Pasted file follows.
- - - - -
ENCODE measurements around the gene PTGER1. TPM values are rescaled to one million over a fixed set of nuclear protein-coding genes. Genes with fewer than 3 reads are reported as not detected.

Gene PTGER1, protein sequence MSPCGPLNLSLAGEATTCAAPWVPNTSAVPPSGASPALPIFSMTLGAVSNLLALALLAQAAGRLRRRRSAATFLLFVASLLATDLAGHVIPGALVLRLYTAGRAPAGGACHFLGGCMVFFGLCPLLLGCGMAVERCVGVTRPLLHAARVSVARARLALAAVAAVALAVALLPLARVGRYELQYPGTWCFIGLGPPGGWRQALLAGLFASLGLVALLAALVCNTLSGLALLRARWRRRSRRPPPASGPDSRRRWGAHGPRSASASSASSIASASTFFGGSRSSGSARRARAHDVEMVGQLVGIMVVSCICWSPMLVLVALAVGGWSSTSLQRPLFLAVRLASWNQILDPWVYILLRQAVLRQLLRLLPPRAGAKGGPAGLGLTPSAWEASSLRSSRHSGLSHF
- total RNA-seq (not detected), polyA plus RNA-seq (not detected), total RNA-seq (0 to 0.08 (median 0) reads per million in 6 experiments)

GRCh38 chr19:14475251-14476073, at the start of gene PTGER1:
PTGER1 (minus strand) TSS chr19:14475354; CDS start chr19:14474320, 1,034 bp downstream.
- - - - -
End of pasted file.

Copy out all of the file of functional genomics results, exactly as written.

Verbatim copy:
ENCODE measurements around the gene PTGER1. TPM values are rescaled to one million over a fixed set of nuclear protein-coding genes. Genes with fewer than 3 reads are reported as not detected.

Gene PTGER1, protein sequence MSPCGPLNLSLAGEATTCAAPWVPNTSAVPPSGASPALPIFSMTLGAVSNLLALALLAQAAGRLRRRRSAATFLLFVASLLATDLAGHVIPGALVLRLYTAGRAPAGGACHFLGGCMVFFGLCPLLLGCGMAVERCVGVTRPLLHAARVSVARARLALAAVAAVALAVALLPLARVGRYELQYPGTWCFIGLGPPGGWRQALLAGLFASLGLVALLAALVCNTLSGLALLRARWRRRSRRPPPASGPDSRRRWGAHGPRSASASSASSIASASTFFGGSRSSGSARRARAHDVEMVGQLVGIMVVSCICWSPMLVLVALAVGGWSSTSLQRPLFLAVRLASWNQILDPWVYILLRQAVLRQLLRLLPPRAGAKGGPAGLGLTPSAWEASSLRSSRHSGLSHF
- total RNA-seq (not detected), polyA plus RNA-seq (not detected), total RNA-seq (0 to 0.08 (median 0) reads per million in 6 experiments)

GRCh38 chr19:14475251-14476073, at the start of gene PTGER1:
PTGER1 (minus strand) TSS chr19:14475354; CDS start chr19:14474320, 1,034 bp downstream.